No retrial for sister of cop-killer Maurice Clemmons

LaTanya Clemmons, whose convictions for helping her cop-killer brother’s getaway driver were overturned by an appeals court, won’t be retried.

Pierce County prosecutors late last month dismissed with prejudice the two counts of rendering criminal assistance they originally filed against her in December 2009. Dismissing the counts with prejudice means prosecutors cannot re-file them.

The move came after the Washington Supreme Court refused to accept an appeal filed by prosecutors after a state appellate court threw out Clemmons’ convictions last year.

The state’s high court issued its decision Dec. 5. Prosecutors filed the dismissal, which was signed by trial Judge Stephanie Arend, on Dec. 31.

“LaTanya is presently out of state, but she will be trying to get her life back after this sad and tragic case,” attorney Helen Whitener, who represented Clemmons at trial, said this week. “It is sad that she lost everything for the actions of her mentally ill brother and other family members. She is still trying to get her life back and is presently unemployed when prior to this case she held three jobs.”

Pierce County Prosecutor Mark Lindquist expressed disappointment in the outcome of the case.

“We believed we had a good argument and a good case to take up to the Supreme Court,” Lindquist said Wednesday.

In 2010, a Pierce County jury found Clemmons guilty of helping her brother’s getaway driver following the massacre of four Lakewood police officers at a Parkland coffee shop. She was sentenced to five years in prison but was released in July after having served two years.

Maurice Clemmons gunned down Sgt. Mark Renninger and officers Tina Griswold, Gregory Richards and Ronald Owens on Nov. 29, 2009. Maurice Clemmons later was killed by a Seattle police officer during a manhut.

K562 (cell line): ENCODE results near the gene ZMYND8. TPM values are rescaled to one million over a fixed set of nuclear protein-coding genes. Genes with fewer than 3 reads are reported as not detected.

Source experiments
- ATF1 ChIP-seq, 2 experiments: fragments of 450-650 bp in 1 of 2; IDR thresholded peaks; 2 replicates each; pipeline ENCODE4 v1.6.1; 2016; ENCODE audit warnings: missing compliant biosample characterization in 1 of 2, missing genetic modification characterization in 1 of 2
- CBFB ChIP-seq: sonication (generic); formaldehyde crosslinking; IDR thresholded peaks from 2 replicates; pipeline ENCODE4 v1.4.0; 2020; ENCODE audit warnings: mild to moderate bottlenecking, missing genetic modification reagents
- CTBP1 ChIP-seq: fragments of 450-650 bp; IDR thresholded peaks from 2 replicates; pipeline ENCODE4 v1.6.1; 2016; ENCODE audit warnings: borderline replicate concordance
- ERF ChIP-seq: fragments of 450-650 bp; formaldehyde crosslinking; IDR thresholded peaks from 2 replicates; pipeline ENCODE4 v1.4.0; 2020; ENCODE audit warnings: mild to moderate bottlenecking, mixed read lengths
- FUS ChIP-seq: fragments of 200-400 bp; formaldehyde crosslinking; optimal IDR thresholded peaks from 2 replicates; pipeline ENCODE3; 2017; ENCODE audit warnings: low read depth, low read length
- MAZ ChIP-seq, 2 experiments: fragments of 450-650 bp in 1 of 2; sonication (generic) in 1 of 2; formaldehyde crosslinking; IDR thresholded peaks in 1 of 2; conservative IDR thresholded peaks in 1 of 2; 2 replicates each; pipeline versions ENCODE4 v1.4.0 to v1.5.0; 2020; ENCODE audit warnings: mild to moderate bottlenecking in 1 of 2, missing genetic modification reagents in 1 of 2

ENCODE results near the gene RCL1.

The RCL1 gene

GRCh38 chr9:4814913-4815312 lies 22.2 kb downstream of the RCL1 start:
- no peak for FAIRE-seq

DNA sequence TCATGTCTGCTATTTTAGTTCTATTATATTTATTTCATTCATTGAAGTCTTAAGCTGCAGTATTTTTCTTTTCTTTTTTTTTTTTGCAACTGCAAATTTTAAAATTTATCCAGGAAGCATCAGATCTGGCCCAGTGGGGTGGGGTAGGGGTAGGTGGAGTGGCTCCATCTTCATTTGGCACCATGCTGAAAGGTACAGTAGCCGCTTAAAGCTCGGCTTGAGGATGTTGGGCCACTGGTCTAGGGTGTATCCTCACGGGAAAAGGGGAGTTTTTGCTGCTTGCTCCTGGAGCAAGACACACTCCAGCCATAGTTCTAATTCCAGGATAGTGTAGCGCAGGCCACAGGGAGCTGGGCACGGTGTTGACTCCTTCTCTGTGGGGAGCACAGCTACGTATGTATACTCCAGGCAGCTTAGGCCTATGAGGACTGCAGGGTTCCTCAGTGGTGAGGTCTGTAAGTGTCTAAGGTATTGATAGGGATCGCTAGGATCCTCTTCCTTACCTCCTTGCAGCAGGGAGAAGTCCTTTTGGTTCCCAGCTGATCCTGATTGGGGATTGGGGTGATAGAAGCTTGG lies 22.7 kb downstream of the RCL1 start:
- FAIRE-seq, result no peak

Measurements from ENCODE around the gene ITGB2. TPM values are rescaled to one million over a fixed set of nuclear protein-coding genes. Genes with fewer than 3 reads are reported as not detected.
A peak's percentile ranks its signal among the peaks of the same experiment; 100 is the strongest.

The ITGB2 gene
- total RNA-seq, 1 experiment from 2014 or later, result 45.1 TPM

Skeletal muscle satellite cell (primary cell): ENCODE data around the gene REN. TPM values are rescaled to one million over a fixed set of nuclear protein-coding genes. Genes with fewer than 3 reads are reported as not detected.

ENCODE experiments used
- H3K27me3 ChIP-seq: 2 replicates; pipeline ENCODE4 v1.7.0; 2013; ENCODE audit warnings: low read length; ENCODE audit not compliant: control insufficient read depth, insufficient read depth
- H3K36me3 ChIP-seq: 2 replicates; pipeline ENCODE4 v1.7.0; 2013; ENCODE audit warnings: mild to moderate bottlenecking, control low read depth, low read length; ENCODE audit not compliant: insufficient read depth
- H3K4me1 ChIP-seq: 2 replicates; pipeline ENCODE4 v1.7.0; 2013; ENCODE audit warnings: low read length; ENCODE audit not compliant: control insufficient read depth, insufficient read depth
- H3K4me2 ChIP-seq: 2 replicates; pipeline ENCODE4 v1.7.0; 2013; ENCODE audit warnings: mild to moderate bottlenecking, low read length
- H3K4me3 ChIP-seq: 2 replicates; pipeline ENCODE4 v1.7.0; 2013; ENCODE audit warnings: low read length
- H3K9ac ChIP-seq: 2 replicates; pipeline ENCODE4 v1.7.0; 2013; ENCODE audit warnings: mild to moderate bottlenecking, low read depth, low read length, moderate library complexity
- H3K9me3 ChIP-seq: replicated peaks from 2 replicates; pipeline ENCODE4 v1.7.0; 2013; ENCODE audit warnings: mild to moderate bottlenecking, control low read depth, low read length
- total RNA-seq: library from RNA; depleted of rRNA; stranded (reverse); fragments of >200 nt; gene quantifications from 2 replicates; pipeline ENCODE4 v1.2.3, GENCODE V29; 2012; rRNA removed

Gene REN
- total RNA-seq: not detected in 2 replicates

Prosecutors contended LaTanya Clemmons provided aid to Dorcus Allen, who later was convicted of driving Maurice Clemmons to and from the scene of the massacre. They alleged she knew he was wanted for murder when she drove him to a Federal Way motel and gave him money to buy a bus ticket that would have taken him out of state.

Whitener argued at trial her client did not know Allen was involved in the massacre at the time she helped him.

LaTanya Clemmons appealed her convictions, and, on a 2-1 vote, the Court of Appeals for Division II in June threw them out. Justices David Armstrong and Joel Penoyar ruled prosecutors hadn’t proven that Clemmons specifically knew Allen was being sought as an accomplice to murder when she aided him.

“The evidence does not show that Allen ever told LaTanya or her relatives that he knew Maurice intended to kill the police officers and helped or offered help in committing the murders,” the opinion stated.

Justice Christine Quinn-Brintnall dissented, saying LaTanya Clemmons did not need to know legal specifics to be guilty of rendering assistance to Allen. It was enough that she knew Allen had been with her brother the morning of the killings and that police were looking for Maurice Clemmons and anyone who might have aided him, Quinn-Brintnall said.